Homosexuality and the Love of God: A response to Jen Hatmaker and Katelyn Beaty

By Osvaldo and Kristen Padilla

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It has been the suggestion of a number of Protestant denominations that the matter of LGBTQ can be separated from the basics of the gospel. That is, that one can be affirming of homosexual unions (please note the clarification about this at the bottom) but this need not affect the traditional core of the gospel. Or to put it another way, the receiving into the churches of LGBTQ folk who want to continue in those relationships is something that is not in the same sphere as the core doctrines of the church. The acceptance of LGBTQ folk as stated above has nothing to do with the continual upholding of central belief commitments such as are expressed in the Apostles Creed or Nicaea. The reception of LGBTQ people who want to continue actively in those relationships does not at all affect my evangelical identity, to the extent that that identity is determined by certain core, doctrinal beliefs. So the argument goes. We want to suggest that a recent event involving popular Christian speaker and author Jen Hatmaker and Katelyn Beaty, managing editor of the evangelical flagship popular magazine Christianity Today, proves that such arguments are entirely incorrect.

The recent event is actually a continuation of an event that occurred two years ago. In March 2014, Hatmaker penned a controversial blog post entitled, “World Vision, Gay Marriage, and a Different Way Through,” in which she left room for those who believe same-sex marriage is OK to be within the tent of orthodox Christianity. Or to put it another way, there was no connection between the basic doctrines of Christianity and same-sex marriage.

Last week Hatmaker spoke out again regarding the issue of homosexuality, causing another stir. In an April 23rd post, Hatmaker writes,

One thing I said was that it is high time Christians opened wide their arms, wide their churches, wide their tables, wide their homes to the LGBT community. … Here are my arms open wide. So wide that every last one of you can jump inside. You are so dear, so beloved, so precious and important. You matter so desperately and your life is worthy and beautiful. There is nothing “wrong with you,” or in any case, nothing more right or wrong than any of us, which is to say we are all hopelessly screwed up but Jesus still loves us beyond all reason and lives to make us all new, restored, whole.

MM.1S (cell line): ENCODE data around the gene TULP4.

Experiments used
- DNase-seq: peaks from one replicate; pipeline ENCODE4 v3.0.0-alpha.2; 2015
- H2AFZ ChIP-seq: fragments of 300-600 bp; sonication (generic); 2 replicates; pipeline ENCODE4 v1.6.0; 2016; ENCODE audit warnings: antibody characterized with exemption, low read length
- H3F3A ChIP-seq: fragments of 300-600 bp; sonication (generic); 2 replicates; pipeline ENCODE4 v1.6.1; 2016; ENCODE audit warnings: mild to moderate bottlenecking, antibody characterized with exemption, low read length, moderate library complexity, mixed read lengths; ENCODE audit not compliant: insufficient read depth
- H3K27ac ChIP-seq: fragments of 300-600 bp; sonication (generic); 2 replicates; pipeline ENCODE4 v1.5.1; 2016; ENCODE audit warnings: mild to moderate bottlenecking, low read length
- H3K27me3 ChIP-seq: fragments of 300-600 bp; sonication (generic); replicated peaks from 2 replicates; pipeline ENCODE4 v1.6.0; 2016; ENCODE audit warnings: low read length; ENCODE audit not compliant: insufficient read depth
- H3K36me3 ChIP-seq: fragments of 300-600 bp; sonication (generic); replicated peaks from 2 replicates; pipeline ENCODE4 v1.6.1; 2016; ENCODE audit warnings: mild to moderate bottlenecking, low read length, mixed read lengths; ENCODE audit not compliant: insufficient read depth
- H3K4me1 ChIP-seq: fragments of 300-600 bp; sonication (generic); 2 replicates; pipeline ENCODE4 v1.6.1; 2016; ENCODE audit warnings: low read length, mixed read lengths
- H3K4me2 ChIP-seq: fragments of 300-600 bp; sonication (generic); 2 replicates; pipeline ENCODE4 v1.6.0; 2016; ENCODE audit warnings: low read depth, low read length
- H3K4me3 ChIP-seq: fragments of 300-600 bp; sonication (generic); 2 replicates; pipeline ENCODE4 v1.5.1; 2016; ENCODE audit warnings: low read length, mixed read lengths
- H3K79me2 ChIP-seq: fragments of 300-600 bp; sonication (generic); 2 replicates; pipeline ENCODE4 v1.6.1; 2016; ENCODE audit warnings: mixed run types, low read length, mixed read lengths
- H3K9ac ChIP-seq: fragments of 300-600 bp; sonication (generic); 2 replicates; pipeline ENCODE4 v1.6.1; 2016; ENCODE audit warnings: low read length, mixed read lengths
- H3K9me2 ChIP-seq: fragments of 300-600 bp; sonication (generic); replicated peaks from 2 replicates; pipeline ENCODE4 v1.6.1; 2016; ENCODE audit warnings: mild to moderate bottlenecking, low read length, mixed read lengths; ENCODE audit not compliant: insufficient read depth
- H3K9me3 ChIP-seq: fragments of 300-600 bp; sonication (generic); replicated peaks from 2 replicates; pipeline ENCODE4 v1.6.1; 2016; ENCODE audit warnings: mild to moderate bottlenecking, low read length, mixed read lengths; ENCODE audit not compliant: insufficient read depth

Standing by itself, her ambiguous post (just what does it mean to love and to open arms wide?) on love does not say much. In fact at first glance her words should be echoed by all of us who love sacrificially and without exception. But what does it mean to be loved by God? Does being loved by God imply a relationship with God? What does she mean by “there is nothing ‘wrong with you’”? In particular, since Christians through the ages have said that repentance is the gateway to a relationship with God, what is the connection between repentance and the love of God?1

Enter Beaty. She provides a defense of Hatmaker’s statements by concentrating on the love of God. The title of her piece is: “What Jen Hatmaker gets right about Christian love.” Beaty’s conclusion is that the angry response to Hatmaker is indicative of a misunderstanding of God’s love.

But the response from both sides of the spectrum also highlights how confused we Christians are about the nature of love—the love that God has for us, and the love we are to have for those who don’t know him.

Beaty sees as the problem with the opponents of Hatmaker that they put a condition for the acceptance of LGBTQ folks. The condition that Beaty sees is repentance. Consider the following statement:

This radical love of God in Christ is precisely what compels us to love God in return and to repent accordingly—not the other way around. And oh, do we so often confuse the order of love and repentance. Driven by mere human logic, we want to make ourselves right with God before he can declare it. We still want to do something to earn his love, and we want others to do the same—to repent first and really mean it, lest love be used as a license to sin.

To bolster her argument, she quotes from Episcopal priest Fleming Rutledge. Here is what the latter says about repentance: “The temptation is to say that repentance is necessary before God can forgive us.” Yet, “The truth is the other way around. Repentance is something that God works in us as a consequence of his prevenient grace.”